Vietnamese workers separate coconut husk fibres andleave the to dry in the sun. The ground husks will be used for a variety of purposes such as a low cost plant mulch and soundproofing material.

Vietnamese factory workers load wire baskets with coconut husks and carry them to nearby grinding machines at a coconut recycling facility near the city of Ben Tre.

Vietnamese factory workers load wire baskets with coconut husks and carry them to nearby grinding machines at a coconut recycling facility near the city of Ben Tre.

Ba, 84, is blind in both eyes and has not seen anything for 5 years. The family is too poor to consistently afford purified water and so often must rely on chemical laden river water from the Mekong - resulting in multiple ailments from stomach viruses to headaches to skin rashes.

Ba, 84, is blind in both eyes and has not seen anything for 5 years. The family is too poor to consistently afford purified water and so often must rely on chemical laden river water from the Mekong – resulting in multiple ailments from stomach viruses to headaches to skin rashes.

Young desciples of the Cao Dai faith enter a prayer service outside Can Tho, Vietnam.

Young desciples of the Cao Dai faith enter a prayer service outside Can Tho, Vietnam.

Fish jump from the water of an inland farm during the afternoon feeding near the city of Sa Dec, Vietnam.

Fish jump from the water of an inland farm during the afternoon feeding near the city of Sa Dec, Vietnam.

We didn’t set out to find a broken river, and it must be said that there are a multitude of global initiatives (both from the government and non-profit sectors) that are working to ensure the Mekong has a productive future. Yet we couldn’t help but leave Vietnam with a feeling of sadness caused by the realization that the Mekong river delta, against a backdrop of great visual beauty and the vast cultural warmth of the Vietnamese people, was a greatly diminished version of its former self.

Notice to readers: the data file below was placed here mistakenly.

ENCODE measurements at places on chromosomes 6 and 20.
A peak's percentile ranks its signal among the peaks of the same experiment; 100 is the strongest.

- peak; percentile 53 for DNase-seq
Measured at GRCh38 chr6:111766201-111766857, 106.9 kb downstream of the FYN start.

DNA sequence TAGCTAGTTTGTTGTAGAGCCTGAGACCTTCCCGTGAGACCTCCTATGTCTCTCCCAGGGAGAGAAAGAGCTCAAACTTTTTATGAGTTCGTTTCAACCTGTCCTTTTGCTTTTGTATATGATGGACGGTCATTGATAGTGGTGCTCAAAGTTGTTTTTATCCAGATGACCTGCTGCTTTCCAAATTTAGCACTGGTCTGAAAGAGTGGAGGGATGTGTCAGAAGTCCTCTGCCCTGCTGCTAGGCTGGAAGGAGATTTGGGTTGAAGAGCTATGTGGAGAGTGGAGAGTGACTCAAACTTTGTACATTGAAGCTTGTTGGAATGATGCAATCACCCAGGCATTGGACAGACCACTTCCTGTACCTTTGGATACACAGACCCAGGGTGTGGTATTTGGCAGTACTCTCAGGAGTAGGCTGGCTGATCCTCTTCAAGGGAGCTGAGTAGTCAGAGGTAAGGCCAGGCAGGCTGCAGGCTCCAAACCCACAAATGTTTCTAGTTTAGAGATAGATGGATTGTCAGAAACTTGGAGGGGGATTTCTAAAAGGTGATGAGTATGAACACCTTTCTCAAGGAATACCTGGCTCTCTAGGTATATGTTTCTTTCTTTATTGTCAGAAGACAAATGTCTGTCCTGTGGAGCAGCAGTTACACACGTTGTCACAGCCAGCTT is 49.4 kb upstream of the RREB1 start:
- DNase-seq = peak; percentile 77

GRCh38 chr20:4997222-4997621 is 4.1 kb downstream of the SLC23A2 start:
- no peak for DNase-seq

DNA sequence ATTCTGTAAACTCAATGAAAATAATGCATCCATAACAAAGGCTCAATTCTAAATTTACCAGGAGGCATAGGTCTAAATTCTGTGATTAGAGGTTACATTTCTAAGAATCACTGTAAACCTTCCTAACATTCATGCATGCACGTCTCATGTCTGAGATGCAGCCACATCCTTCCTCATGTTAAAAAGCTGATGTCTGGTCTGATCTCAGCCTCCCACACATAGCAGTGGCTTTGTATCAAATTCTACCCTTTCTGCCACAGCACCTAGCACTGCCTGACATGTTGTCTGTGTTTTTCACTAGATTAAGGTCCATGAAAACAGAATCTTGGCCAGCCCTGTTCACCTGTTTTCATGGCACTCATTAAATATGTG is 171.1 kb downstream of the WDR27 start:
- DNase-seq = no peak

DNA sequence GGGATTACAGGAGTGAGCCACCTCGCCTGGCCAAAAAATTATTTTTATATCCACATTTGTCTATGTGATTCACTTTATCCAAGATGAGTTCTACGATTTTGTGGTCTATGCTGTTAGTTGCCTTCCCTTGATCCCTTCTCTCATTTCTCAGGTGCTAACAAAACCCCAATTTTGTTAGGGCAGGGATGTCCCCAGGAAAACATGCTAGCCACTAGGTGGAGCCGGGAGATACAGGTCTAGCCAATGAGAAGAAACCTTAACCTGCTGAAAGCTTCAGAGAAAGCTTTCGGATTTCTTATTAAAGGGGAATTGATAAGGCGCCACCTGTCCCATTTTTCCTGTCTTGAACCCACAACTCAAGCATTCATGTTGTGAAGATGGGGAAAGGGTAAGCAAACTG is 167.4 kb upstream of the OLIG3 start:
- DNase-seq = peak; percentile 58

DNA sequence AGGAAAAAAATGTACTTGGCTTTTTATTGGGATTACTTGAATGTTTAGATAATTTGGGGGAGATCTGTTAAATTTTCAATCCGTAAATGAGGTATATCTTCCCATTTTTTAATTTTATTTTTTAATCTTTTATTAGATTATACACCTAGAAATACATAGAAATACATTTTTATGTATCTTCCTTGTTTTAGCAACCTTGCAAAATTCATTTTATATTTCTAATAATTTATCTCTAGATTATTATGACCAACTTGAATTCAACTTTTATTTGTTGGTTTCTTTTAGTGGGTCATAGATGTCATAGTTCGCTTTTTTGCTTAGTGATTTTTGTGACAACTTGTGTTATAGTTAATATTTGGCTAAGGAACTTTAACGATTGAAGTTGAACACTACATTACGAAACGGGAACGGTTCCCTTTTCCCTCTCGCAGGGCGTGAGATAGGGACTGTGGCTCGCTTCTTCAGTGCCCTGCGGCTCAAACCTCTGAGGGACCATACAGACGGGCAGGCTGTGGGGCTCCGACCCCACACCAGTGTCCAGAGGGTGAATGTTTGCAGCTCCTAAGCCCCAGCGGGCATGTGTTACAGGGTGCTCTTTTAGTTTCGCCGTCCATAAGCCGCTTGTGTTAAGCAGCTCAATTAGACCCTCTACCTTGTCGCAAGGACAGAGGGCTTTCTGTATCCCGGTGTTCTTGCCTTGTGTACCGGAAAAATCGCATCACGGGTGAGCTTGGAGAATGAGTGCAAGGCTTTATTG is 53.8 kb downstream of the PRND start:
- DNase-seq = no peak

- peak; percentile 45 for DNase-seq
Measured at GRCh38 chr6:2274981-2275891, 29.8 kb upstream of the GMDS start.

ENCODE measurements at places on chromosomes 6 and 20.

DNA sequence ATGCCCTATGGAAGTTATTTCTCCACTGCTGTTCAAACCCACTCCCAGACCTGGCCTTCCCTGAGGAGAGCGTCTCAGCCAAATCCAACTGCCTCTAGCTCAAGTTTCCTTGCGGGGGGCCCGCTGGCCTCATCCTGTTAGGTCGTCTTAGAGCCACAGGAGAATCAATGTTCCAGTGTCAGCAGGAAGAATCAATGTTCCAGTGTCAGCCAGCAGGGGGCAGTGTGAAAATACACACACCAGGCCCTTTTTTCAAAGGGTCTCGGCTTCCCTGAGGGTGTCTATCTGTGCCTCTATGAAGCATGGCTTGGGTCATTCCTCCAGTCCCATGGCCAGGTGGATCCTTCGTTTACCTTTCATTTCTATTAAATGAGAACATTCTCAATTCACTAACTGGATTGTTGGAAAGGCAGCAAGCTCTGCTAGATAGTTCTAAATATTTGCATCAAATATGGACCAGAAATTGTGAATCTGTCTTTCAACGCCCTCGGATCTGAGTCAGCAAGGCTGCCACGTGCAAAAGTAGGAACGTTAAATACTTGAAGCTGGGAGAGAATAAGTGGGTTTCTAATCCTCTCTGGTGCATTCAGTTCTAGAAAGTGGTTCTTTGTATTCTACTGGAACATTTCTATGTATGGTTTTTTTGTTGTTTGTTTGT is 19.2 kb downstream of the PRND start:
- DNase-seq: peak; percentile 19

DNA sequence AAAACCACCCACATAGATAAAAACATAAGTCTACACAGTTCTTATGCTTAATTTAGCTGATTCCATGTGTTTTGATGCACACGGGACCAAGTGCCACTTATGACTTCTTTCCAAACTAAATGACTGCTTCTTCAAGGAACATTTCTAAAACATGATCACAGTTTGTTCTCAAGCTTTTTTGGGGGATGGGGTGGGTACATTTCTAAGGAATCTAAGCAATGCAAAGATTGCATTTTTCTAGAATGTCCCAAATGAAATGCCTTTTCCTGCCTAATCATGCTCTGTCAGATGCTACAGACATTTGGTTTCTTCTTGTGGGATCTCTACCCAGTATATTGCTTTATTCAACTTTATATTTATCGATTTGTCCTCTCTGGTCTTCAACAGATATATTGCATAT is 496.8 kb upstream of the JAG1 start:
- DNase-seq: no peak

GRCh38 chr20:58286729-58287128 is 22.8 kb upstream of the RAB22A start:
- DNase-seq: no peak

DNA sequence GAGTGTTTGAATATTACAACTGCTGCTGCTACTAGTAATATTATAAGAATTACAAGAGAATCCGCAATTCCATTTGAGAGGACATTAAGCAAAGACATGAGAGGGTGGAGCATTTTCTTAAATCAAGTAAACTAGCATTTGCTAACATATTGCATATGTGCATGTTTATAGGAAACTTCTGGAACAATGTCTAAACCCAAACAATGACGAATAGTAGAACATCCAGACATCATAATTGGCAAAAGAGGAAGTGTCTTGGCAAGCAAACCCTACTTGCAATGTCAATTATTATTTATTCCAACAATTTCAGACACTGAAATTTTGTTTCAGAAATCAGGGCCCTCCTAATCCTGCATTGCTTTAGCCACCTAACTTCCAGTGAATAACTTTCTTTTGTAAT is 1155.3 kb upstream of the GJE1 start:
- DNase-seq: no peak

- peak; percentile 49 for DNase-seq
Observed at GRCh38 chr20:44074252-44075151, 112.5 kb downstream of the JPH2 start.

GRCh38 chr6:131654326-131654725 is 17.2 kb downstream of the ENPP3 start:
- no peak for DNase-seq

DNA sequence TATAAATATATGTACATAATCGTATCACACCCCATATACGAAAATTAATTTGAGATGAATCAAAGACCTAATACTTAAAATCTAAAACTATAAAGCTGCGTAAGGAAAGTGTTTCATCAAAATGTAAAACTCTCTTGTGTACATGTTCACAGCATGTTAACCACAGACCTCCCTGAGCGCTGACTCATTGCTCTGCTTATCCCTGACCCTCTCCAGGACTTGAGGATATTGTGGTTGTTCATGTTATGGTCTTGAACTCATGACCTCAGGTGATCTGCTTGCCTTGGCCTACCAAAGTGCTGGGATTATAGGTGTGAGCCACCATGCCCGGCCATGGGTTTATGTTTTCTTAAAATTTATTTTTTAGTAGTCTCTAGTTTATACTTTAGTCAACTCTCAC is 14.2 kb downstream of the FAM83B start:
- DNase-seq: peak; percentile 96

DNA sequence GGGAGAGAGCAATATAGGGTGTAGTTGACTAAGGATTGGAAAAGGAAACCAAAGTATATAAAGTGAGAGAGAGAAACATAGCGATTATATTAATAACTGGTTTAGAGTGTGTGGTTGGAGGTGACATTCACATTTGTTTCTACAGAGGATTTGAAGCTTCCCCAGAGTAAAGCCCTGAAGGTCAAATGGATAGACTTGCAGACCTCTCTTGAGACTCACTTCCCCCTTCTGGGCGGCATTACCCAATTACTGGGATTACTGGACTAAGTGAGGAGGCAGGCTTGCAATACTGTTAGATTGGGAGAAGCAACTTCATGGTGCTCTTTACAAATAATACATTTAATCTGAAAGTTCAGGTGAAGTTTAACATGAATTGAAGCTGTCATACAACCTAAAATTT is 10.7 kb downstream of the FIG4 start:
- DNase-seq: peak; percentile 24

Even though it would be impossible to completely convey the powerful feelings we experienced after weeks of travel, this short film attempts to bring together some of our final thoughts on what we found during the first leg of A River’s Tail.

A man dives into the Mekong river in the city of Ben Tre, Vietnam.

A man dives into the Mekong river in the city of Ben Tre, Vietnam.

———-

A River’s Tail is a year long collaborative multimedia journey exploring the Mekong river from sea to source. The following article originally appeared on the project’s main page and the images shown here represent only my part of the project’s creative output. To view the project as it was intended, I encourage you to visit the project’s main page by clicking here to follow the full journey.

Posted in A River's Tail, Blog, Environmental, The Mekong River, Video, Vietnam Also tagged , , , , , |

The Price of Productivity

Passengers disembark their vehicles shortly after a ferry crash outside the city of Can Tho.

Passengers disembark their vehicles shortly after a ferry crash outside the city of Can Tho.